Date: Thu, 5 Oct 2000 15:41:10 -0400
Reply-To: Patrick Johnston <Patrick_Johnston@ABTASSOC.COM>
Sender: "SAS(r) Discussion" <SAS-L@LISTSERV.UGA.EDU>
From: Patrick Johnston <Patrick_Johnston@ABTASSOC.COM>
Subject: Re: Standard Deviation
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Proc Univariate gives the square root of the *unbiased* variance
estimate = SSY/(n-1), so (110-110)/(1-1) = 0/0 should be missing.
This also applies to the std( ) function, but you entered 110 twice so
n=2 in that case. std(110) will give an error (does not have enough
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Subject: Standard Deviation
Author: "Chakravarthy; Venky" <Venky.Chakravarthy@PFIZER.COM> at internet
Date: 10/5/00 2:28 PM
I noticed the following while generating some reports and am wondering
whether it is a bug.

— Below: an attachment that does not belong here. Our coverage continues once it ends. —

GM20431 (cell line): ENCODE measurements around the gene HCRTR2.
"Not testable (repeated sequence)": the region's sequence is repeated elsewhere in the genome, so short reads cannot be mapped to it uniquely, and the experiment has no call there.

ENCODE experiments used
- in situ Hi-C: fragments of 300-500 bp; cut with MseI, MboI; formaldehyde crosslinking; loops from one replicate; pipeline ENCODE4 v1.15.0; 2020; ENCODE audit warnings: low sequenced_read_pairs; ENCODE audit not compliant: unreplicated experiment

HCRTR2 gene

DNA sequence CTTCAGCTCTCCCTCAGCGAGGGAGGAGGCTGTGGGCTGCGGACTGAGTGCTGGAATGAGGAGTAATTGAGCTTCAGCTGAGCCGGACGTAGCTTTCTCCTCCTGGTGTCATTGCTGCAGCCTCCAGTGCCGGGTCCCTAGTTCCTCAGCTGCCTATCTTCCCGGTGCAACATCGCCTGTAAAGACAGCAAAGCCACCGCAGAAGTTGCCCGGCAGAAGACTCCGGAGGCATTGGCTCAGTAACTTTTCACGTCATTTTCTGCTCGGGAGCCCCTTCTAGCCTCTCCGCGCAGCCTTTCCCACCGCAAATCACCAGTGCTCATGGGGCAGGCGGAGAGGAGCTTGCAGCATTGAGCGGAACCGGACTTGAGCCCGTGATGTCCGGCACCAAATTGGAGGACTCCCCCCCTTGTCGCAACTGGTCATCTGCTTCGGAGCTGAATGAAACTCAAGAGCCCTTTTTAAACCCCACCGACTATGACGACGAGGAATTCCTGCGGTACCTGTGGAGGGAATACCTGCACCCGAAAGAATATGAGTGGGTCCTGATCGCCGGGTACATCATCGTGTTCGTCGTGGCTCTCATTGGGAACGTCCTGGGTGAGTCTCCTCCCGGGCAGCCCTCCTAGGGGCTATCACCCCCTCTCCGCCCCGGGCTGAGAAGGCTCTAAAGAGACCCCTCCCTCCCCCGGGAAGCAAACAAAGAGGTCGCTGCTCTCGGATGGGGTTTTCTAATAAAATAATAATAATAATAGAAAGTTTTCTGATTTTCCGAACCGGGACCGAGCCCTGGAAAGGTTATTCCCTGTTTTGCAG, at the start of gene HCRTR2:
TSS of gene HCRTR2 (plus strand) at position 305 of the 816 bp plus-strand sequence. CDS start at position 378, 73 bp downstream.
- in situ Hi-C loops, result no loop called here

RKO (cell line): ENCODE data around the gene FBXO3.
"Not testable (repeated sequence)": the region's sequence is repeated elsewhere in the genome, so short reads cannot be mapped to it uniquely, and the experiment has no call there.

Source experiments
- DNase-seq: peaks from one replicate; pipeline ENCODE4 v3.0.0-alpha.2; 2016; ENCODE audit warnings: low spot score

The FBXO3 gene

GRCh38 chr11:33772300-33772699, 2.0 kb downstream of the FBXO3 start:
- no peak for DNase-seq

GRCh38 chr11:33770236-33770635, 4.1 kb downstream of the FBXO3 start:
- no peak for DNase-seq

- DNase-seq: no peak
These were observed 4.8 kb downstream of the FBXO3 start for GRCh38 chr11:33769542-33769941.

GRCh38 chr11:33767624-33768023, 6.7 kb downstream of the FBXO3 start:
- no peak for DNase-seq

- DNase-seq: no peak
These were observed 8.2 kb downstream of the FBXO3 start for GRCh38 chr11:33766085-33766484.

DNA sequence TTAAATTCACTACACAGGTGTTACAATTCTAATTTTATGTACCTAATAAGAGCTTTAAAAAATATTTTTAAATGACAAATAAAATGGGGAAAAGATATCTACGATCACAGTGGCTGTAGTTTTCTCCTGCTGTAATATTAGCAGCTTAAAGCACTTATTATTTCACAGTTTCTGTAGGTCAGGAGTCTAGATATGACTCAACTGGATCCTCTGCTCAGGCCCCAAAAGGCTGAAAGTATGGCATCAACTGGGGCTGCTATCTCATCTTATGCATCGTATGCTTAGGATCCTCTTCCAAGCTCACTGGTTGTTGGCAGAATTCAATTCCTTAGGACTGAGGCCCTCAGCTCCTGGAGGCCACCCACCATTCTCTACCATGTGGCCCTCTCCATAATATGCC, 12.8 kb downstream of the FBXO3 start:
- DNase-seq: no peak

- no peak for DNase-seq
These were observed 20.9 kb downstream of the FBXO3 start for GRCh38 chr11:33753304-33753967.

One of the several groups in my data set has n=1 and the lone member has a
value of 110. The standard deviation produced from PROC UNIVARIATE for this
group is a missing value(.). Is this correct? Should it not be zero(0). If
one goes by the definition of standard deviation then std=sqrt of [(square
of (110-110))/1] which equals 0. Consider the following equivalent to my
I tested this on 6.12 NT and 8.0 Unix with identical results.
proc univariate data=test;
This results in the following output ( I have retained only the relevant
N 1 Sum Wgts 1
Mean 110 Sum 110
Std Dev . Variance .
However, when I used the STD function in a data _null_ step it resulted in
the correct value.
18021 data _null_;
18023 put std=;
NOTE: The DATA statement used 0.02 seconds.
Any thoughts on why the proc univariate standard deviation would be
different and perhaps incorrect? Admittedly this is an unusual case, but it
could happen when we look at sub populations of sub populations in a
clinical trials environment.